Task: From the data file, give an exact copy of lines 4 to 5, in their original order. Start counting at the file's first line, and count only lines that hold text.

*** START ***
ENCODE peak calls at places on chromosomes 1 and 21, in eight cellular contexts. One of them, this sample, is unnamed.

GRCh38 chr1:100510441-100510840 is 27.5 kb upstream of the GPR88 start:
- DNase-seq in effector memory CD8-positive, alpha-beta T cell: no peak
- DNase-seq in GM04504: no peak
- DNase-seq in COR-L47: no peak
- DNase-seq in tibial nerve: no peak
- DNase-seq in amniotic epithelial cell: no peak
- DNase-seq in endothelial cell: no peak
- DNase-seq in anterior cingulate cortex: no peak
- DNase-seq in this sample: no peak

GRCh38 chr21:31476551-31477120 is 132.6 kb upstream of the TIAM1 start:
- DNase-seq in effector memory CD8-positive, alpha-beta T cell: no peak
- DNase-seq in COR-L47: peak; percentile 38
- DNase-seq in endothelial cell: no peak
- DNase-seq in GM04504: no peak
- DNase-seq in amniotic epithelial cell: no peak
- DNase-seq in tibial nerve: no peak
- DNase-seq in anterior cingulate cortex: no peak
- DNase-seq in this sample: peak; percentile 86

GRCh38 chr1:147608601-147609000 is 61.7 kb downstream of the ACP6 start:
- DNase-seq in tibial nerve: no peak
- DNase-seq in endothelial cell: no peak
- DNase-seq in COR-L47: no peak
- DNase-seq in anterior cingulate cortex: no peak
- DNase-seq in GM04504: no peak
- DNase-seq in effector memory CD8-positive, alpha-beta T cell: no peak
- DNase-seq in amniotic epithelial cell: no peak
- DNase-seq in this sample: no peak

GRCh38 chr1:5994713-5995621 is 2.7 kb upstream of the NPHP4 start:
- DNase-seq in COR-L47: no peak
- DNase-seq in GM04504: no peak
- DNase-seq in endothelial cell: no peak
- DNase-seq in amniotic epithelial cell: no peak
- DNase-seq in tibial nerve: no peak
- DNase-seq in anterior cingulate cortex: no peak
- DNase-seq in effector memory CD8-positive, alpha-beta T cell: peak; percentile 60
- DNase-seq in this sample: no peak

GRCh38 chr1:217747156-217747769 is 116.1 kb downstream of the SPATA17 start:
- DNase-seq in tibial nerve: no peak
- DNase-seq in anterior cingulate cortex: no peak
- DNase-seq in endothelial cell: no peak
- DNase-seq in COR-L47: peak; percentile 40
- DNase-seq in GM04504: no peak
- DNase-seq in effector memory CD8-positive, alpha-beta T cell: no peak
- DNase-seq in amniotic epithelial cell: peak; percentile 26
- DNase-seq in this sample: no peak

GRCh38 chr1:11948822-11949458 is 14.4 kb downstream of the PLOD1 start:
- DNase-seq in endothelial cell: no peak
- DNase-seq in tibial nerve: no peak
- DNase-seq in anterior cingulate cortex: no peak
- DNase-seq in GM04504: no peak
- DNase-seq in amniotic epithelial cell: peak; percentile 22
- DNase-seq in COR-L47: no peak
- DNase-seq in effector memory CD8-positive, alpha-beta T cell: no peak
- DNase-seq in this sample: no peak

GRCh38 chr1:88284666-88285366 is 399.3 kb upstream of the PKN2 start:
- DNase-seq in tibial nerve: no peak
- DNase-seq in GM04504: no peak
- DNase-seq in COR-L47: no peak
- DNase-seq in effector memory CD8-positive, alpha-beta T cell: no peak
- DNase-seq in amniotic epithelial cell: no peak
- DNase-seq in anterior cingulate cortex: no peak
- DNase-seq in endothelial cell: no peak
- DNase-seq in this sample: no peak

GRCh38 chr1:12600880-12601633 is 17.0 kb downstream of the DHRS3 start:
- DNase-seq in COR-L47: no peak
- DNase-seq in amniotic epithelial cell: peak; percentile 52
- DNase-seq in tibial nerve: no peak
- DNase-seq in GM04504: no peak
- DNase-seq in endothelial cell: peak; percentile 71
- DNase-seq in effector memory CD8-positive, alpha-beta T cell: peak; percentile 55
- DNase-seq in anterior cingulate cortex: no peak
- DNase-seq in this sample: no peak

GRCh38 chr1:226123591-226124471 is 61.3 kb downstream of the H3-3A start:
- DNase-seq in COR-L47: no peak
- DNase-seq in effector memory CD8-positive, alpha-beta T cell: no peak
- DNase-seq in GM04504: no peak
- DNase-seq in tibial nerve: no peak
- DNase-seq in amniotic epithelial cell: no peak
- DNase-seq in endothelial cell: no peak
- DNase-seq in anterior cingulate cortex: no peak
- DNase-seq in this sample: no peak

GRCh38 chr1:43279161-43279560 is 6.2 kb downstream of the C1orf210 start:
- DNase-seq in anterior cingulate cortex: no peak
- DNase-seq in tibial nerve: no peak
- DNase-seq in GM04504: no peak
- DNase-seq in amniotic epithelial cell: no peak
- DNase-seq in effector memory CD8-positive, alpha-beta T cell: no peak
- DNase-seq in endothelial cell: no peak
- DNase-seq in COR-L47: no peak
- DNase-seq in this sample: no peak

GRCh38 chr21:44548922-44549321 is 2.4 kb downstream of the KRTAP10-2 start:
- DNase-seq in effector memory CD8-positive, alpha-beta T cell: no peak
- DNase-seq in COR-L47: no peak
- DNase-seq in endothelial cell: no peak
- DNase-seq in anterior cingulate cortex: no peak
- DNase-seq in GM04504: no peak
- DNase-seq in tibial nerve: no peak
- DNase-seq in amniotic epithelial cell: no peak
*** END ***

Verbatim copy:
- DNase-seq in GM04504: no peak
- DNase-seq in COR-L47: no peak